How one church is staying “Grounded”
Many teenagers, I gather, fear to hear these words, hating to be held at home.
Many adults, methinks, would hear then with a sigh of relief. Home at last.
On a recent tour of the magnificent Trinity Episcopal Church in Boston, my home town, our guide told us that we were grounded by its Romanesque architecture. Design in the 1870s by H.H Richardson, it was created as an alternative to the dominant Neo-Gothic style. While Gothic and Neo-Gothic churches inspired transcended spirituality with their towering spires, Richardson’s Romanesque church hugged the earth through its colors and shapes.
Like early medieval Romanesque cathedrals such as the one in Durham, England, Trinity Episcopal surprises us with the dark red and green shades of its walls and columns. Yes, there are brilliant stain glass windows glowing above, but the dominate tone is dark and earthy, creating a somber atmosphere, good for reflecting, for grounding ourselves.
Sitting in the middle of the church, we noticed that we were within a square surrounded by rounded arches and domes. Whereas late medieval Gothic cathedrals and modern churches are often fashioned after a Roman cross and so situate most worshippers in a rectangle, Richardson patterned Trinity Episcopal after the square Greek cross. A host of curves embrace this cross on all sides and from above. We felt centered, as, I suppose, the Hopi may feel within their circular kivas and the Navajo within their round-domed hogans.
Our tour guide pointed out that Trinity’s superbly solid massive structure is actually held up from below by four gigantic logs, driven into filled-in marshland. Much of what is now Boston was once a salty bog. While like most coastal cities Boston has to worry about flooding due to global warming, it also has to make sure that its foundational logs are kept wet as they will rot if exposed to air.
For some reason it pleases me to think that this huge stone building rests on wood sunk into mud. It reminds me of the Iroquois story about the earth riding on the back of a turtle. Our ground is alive and on the move—and we should be too.
We were so impressed by our tour of Trinity that we returned on Sunday for a worship service. Here our church experience was less centered, more linear and vertical. Our ears were drawn back by glorious organ music, our eyes drawn forward as a procession led to the altar. Then eyes and ears were both lifted up by choir singing, scripture reading, and preaching from the pulpit.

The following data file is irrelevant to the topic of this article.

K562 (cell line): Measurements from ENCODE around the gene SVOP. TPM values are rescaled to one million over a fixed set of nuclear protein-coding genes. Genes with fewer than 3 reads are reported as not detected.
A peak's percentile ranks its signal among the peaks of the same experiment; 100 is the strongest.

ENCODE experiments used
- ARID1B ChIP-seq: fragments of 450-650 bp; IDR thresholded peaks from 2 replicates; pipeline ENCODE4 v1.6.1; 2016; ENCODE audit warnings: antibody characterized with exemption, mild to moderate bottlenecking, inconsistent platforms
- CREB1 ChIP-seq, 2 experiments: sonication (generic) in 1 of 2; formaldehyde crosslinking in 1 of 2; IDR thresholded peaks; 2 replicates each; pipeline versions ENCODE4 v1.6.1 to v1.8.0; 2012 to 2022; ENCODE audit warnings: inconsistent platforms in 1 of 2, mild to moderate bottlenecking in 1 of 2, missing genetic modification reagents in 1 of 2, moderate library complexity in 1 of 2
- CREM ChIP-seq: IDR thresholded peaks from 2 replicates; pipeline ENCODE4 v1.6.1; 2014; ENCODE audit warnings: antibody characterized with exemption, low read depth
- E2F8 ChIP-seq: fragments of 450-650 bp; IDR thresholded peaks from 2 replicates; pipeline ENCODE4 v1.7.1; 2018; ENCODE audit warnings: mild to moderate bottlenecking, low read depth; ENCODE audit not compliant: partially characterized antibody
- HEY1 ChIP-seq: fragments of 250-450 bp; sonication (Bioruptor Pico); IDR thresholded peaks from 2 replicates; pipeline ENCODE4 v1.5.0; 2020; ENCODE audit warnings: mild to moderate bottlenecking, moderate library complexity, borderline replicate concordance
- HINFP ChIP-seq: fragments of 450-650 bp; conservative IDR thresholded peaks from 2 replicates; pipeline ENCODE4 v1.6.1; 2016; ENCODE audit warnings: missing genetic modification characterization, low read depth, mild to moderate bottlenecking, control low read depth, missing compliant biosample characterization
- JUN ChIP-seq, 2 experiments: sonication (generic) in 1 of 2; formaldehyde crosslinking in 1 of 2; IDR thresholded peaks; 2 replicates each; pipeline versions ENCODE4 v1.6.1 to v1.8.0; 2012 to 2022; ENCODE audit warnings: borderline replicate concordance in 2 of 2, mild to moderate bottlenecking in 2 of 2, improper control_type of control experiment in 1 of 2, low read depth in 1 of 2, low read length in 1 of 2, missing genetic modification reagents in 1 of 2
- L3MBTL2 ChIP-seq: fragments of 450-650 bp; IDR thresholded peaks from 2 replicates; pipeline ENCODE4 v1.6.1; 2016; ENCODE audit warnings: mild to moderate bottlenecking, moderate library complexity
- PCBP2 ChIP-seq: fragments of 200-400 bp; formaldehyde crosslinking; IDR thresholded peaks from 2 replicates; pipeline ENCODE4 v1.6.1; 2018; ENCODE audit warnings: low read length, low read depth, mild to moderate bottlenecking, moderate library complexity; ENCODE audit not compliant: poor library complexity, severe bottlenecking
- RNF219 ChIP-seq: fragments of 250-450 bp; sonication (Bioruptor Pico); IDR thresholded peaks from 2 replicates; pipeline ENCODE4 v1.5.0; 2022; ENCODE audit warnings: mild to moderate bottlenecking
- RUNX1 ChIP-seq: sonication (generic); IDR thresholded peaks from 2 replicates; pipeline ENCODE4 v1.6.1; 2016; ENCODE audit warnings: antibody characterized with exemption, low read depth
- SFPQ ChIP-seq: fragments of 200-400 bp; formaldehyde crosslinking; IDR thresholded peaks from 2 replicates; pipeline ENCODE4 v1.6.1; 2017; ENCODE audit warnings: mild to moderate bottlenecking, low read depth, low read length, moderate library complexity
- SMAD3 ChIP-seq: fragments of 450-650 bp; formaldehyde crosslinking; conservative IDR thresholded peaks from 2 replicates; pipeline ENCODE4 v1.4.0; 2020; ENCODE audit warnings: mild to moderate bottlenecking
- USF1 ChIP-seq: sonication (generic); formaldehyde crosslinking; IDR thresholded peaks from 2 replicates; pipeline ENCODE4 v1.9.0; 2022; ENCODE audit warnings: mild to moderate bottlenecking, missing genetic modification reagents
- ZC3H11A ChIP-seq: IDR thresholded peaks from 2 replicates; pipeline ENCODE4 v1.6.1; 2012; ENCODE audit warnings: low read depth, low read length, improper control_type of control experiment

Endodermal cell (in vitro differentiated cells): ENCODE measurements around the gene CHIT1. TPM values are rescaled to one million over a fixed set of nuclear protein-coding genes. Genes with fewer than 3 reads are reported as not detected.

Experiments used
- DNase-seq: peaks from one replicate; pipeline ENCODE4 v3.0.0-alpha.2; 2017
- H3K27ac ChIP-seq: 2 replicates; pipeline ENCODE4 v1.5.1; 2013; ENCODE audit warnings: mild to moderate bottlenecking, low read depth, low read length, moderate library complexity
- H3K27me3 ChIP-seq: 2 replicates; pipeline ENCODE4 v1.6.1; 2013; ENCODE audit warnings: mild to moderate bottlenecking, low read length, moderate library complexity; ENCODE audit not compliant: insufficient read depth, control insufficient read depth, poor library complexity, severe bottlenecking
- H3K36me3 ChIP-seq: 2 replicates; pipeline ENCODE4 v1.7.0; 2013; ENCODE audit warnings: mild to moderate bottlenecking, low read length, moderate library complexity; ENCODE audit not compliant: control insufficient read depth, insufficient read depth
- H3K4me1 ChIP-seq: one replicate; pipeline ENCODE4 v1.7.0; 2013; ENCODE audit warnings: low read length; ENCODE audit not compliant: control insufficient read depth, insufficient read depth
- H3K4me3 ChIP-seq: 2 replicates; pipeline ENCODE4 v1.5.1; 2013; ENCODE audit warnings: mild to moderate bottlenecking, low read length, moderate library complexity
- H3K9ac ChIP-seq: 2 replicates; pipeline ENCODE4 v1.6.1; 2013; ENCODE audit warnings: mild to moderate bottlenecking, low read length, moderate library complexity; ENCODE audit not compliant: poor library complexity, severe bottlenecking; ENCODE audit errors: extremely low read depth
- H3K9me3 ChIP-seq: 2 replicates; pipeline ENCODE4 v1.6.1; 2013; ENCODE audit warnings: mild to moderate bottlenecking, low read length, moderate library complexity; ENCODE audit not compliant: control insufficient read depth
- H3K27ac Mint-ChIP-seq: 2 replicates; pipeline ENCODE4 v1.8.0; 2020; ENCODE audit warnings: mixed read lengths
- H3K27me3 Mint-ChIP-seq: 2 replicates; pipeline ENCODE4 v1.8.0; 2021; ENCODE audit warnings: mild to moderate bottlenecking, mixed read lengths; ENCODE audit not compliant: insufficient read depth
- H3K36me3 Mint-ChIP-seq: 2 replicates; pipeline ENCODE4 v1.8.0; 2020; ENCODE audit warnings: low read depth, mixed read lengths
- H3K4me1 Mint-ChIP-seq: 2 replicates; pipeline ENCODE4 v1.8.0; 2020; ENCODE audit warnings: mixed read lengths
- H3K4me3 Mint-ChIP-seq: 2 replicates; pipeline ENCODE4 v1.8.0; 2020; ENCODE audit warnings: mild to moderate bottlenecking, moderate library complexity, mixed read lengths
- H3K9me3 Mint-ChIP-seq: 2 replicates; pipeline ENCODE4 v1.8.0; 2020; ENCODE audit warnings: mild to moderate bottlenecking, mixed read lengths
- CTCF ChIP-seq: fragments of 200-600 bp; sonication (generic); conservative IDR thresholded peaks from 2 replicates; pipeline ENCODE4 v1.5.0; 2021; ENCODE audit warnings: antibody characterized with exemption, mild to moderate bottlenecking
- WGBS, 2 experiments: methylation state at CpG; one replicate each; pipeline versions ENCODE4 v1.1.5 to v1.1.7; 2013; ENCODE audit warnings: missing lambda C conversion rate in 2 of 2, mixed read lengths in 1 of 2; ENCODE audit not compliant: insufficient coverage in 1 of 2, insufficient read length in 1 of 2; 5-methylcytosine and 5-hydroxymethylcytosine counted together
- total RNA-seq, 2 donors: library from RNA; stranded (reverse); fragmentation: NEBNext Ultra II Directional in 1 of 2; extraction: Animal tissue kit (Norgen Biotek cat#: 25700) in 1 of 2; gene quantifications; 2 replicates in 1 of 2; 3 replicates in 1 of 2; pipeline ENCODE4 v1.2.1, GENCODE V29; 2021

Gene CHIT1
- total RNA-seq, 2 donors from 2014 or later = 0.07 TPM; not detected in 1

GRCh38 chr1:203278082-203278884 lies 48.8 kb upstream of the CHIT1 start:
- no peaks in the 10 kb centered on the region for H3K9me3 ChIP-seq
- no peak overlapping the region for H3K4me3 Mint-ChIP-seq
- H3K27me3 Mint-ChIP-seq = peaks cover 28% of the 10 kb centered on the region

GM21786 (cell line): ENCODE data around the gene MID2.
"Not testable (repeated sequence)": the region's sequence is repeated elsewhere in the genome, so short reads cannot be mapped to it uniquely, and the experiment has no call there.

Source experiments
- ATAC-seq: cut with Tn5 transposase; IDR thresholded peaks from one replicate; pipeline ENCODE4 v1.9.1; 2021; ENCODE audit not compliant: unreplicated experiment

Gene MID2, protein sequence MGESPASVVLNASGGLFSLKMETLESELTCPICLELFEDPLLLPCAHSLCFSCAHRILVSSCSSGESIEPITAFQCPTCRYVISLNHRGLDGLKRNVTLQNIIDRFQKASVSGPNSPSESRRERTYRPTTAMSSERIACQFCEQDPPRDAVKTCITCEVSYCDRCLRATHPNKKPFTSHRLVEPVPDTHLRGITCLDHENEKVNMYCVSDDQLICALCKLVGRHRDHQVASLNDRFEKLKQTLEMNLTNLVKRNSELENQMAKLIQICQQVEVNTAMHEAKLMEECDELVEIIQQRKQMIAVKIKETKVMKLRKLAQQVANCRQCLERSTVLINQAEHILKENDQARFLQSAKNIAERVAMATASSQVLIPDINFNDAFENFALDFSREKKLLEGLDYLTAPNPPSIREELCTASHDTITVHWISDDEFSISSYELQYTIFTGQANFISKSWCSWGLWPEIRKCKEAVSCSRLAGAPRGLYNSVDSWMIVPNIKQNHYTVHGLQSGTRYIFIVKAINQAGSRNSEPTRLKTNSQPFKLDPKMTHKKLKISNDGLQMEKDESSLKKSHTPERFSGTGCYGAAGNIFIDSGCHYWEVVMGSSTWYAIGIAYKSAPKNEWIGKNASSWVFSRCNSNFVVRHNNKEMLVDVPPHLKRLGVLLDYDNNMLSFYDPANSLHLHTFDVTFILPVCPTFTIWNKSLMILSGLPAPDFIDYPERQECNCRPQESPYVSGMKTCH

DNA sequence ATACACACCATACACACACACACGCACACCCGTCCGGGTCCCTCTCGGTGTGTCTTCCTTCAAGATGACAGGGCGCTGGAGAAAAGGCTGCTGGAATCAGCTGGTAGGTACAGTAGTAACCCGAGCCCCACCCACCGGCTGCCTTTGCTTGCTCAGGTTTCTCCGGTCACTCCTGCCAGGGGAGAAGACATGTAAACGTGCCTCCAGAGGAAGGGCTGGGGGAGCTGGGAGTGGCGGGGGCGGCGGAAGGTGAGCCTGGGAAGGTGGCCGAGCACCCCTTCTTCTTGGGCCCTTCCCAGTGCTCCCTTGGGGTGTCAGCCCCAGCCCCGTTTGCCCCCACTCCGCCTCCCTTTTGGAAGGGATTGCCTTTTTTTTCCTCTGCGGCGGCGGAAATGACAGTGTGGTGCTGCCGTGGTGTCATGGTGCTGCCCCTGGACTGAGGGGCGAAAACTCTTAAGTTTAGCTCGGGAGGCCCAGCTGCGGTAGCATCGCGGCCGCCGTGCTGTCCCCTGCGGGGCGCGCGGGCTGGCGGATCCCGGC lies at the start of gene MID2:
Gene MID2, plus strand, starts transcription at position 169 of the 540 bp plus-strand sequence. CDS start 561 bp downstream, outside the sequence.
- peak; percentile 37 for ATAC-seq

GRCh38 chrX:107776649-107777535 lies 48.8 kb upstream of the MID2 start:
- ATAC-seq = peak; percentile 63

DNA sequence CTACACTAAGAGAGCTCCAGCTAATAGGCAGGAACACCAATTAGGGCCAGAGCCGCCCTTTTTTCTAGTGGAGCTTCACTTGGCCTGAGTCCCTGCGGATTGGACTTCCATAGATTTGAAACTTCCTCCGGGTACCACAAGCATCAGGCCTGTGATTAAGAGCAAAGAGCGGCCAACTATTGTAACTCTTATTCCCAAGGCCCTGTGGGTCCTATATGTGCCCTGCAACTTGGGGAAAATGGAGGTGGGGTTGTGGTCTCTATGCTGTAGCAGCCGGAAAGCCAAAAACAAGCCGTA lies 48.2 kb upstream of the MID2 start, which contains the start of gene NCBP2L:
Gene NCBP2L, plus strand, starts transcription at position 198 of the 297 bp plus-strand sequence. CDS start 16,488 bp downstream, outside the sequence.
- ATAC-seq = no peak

The preacher welcomed us tourists (probably more than half of the worshipers), but spent most of his sermon attending to the concerns of his flock and of the greater Boston community. Like many old city churches, Trinity must struggle to stay alive and relevant, to keep grounded.
One way Trinity is doing so is by attending to its history. The preacher announced that after the service the congregation would be meeting to discuss how best to make reparations. Though erected after the days of slavery, this church building was partly funded through old wealth derived from the slave trade in which New England participated and by slave labor. The molasses that flavored Boston’s famous beans was made by slave labor. Slave labor picked the cotton that was woven into cloth by very profitable New England textile factories whose owners banked in Boston.
As historians have made clear, much U.S. wealth comes from the enslavement of Blacks. Unless we ground ourselves in this truth and work like Trinity Episcopal to make reparation, our nation does not stand on living, forward-moving ground.
Perhaps the days of such magnificent churches as Boston’s Trinity Episcopal are over. Some would say that the days of churches in general are over, especially those of liberal denominations with declining memberships. Still, I am grateful that during our visit to Trinity we were grounded so beautifully in worship and purpose.
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